Healthy Purchasing Initiative
On September 20, 2012 Multnomah County passed a resolution to begin the Healthy Purchasing Initiative in partnership with the City of Portland to help limit exposure to toxic substances through the purchase of safer products.
The two governments will share knowledge and develop best practices around incorporating the Health Product Declaration into the procurement and contracting processes, with the goal of showing the market that consumers want to know about product content, as well as call on the manufacturers to create healthier alternatives.
Healthy Purchasing Resolution
HPI Frequently Asked Questions
Healthy Purchasing Coalition
With the assistance of private sector and non-profit partners, Multnomah County is collaborating with other regional governments to address healthy purchasing decisions through a Healthy Purchasing Coalition. The Coalition is exploring an array of tools and methodologies for purchasing safer and less toxic goods while driving positive change in the marketplace.
For more information about the Coalition and its partners:
Coalition Agreement , between our state, local, and federal agencies in the greater Portland area and beyond
Healthy Purchasing Guide , developed to help navigate how to approach different procurement strategies that avoid toxic materials and promote safety
Healthy Purchasing Fact Sheet , developed by the Oregon Environmental Council, a non-profit coalition partner
For more information about the intersection of healthy purchasing and green building materials:
The Living Building Challenge is a building standard that strives for net zero energy, waste, and water, while using non-toxic materials.
This Priority Building Materials list identifies the building materials that are the most toxic and should be avoided if possible.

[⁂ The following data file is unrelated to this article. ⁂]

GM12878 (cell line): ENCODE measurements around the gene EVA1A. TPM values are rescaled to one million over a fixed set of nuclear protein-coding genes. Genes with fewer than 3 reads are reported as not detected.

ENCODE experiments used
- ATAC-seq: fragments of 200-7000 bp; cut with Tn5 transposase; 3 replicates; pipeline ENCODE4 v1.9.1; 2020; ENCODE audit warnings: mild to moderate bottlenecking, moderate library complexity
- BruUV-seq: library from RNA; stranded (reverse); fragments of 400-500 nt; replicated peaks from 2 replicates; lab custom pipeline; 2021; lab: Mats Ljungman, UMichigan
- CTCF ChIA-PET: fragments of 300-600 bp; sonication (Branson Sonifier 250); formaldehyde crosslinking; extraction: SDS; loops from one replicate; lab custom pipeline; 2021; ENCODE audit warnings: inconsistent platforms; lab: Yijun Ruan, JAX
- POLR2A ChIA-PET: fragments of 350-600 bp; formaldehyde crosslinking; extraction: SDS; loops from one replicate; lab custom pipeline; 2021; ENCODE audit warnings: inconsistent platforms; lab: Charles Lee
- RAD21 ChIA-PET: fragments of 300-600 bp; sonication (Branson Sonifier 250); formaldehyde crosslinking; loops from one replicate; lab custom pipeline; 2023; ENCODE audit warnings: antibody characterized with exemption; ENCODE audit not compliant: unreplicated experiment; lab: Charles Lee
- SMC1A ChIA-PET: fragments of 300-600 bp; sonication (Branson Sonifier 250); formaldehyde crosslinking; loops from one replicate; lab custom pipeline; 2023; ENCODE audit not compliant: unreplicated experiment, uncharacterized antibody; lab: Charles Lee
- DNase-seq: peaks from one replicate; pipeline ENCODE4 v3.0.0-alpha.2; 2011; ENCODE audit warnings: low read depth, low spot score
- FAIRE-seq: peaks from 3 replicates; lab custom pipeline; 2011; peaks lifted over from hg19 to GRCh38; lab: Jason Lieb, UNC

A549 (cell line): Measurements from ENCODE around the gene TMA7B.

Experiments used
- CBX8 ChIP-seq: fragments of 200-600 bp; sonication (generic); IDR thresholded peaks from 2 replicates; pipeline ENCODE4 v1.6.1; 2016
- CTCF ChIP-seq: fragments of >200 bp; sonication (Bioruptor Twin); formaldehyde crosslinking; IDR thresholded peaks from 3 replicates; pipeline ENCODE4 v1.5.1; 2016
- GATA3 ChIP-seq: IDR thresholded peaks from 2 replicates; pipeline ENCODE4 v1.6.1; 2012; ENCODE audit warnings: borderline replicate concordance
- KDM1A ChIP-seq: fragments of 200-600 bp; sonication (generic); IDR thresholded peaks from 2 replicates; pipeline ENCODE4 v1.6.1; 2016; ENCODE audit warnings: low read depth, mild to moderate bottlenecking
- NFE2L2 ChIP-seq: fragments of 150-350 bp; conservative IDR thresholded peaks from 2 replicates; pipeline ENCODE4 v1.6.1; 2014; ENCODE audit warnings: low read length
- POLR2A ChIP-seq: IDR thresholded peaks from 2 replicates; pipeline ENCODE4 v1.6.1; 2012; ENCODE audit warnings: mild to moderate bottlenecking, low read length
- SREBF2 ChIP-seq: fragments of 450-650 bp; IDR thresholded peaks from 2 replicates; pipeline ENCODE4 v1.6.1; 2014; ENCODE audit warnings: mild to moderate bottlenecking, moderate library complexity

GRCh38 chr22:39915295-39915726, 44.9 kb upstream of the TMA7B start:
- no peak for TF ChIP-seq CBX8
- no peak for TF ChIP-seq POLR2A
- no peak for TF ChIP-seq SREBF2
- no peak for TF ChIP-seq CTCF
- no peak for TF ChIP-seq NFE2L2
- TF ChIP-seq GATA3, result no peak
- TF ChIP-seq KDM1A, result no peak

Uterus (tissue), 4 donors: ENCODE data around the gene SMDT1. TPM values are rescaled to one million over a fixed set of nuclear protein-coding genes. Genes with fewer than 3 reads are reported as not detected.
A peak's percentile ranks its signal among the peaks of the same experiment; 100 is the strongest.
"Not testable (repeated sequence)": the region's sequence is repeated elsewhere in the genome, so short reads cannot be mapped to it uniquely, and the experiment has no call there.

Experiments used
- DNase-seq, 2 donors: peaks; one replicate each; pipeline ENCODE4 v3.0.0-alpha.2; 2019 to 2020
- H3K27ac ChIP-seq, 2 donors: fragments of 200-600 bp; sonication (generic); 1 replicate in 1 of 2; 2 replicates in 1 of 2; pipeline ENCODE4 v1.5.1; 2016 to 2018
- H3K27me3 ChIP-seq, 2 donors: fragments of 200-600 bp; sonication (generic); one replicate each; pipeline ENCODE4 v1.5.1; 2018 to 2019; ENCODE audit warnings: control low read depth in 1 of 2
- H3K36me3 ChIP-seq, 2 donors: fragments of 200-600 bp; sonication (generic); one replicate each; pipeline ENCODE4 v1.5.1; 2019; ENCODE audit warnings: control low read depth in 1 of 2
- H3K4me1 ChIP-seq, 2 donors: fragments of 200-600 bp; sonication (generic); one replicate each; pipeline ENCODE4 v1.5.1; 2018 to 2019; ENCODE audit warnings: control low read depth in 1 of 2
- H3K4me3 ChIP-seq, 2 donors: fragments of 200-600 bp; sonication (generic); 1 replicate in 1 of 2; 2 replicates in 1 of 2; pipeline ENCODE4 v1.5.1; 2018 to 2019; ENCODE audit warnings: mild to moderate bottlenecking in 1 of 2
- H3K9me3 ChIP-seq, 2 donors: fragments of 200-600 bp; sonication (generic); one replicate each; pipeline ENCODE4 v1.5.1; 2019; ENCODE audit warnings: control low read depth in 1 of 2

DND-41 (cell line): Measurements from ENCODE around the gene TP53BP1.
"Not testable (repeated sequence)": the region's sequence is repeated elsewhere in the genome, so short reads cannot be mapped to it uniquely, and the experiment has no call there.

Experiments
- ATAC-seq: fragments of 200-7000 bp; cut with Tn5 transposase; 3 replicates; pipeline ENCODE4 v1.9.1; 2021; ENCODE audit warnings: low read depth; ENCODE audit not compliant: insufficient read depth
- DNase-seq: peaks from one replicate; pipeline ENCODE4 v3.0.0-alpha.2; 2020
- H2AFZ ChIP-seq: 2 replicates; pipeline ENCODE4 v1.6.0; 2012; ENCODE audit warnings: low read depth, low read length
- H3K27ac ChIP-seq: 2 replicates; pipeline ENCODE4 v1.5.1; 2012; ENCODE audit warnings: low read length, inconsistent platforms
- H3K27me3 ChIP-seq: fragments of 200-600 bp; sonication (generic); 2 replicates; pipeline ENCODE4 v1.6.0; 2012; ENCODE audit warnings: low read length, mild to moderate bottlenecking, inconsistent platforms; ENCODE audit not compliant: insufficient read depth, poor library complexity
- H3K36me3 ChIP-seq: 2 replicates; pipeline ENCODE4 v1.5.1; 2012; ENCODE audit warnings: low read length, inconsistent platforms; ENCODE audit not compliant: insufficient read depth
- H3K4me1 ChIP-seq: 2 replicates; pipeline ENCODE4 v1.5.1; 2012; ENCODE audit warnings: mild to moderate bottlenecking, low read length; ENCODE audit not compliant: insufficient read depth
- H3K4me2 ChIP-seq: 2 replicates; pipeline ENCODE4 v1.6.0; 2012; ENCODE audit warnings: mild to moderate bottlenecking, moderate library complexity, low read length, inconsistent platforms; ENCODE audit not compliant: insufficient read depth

The Health Product Declaration is a collaborative, transparent reporting standard for building products.
Healthy Purchasing Coalition key focus areas
1. Reviewing organizational policies
2. Identifying pilot projects, commodities, or contracts
3. Integrating into contracts (such as the elimination of certain chemicals such as formaldehyde or requiring HPDs for specific products)
4. Establishing market feedback loop
5. Setting goals and measure progress over time
6. Sharing with partner organizations
The Health Product Declaration
The Health Product Declaration (HPD) is one tool for transparency and content disclosure to help agencies make more informed purchasing decisions.
Right now, we have limited information about what chemicals are in the goods we use, and in most cases, our laws don’t require this type of information to be shared with the public. Of the approximately 143,000 chemicals used in commerce globally, the federal government has only required health and safety testing on a few hundred of them.
HPD is an open standard designed to enable the transparent disclosure of chemical ingredients and associated health information for building products. It was created by a voluntary association of experts in the building industry. More than 30 engineers, architects, and contractors as well as Google participated in the development of the HPD. As part of the pilot, 30 manufacturers fully disclosed the content of 35 products.
- Healthy Purchasing Guide